As they swell, the suburbs are changing. Perhaps none ever quite resembled the colourless domestic enclaves popularised by 1970s television programmes such as “The Brady Bunch”; now, they look nothing at all like them. America's suburbs are ethnically and demographically mixed—sometimes more so than its cities. Many are less dormitories than economic powerhouses.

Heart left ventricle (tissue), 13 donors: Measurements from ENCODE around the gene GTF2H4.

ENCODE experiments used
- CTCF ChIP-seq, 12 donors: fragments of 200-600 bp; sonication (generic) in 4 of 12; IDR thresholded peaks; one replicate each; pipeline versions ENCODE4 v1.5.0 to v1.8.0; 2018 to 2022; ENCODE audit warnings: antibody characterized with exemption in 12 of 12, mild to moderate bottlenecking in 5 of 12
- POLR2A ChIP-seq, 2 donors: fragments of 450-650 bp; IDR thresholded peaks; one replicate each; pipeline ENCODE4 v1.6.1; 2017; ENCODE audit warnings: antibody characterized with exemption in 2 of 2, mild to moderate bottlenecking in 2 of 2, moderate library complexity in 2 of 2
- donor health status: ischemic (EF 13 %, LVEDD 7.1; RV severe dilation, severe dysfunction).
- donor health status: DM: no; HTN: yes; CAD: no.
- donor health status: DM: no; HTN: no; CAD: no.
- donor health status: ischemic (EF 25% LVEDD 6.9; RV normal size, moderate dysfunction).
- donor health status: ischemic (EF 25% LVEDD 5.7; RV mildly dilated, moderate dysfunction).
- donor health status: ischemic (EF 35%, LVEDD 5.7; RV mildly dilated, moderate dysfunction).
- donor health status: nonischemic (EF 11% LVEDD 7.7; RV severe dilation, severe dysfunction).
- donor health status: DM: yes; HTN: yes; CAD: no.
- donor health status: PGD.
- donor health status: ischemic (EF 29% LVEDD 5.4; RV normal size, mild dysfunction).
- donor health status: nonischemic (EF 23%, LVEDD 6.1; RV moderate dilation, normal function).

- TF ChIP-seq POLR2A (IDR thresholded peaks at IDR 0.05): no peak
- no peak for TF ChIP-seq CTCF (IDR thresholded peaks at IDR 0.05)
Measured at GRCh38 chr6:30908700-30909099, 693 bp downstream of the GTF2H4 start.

This is from an interesting, if somehow conflicted, Economist article on America's suburbs. As I point out in WYC, there is no one suburban model. Close-in suburbs on transit links in and around "super-star cities" are likely to fare very, very well. Far-ff exurbs, not so much. Suburbs come in many styles and "flavors." There are strollervilles, boho-burgs, family lands, new urbias, exurbs - the list goes on and on. Beyond this, there are real economic drivers that are transforming suburbia. One is of course rising fuel costs. There are more options out there for "living" and tastes and preferences are changing and becoming more differentiated by group and across life-stage. One size no longer fits just about everyone. And as I've stated here before, in the idea-driven creative economy, time or "opportunity" costs increasingly matter to location choice. A very interesting ongoing transformation indeed - one which is far from over.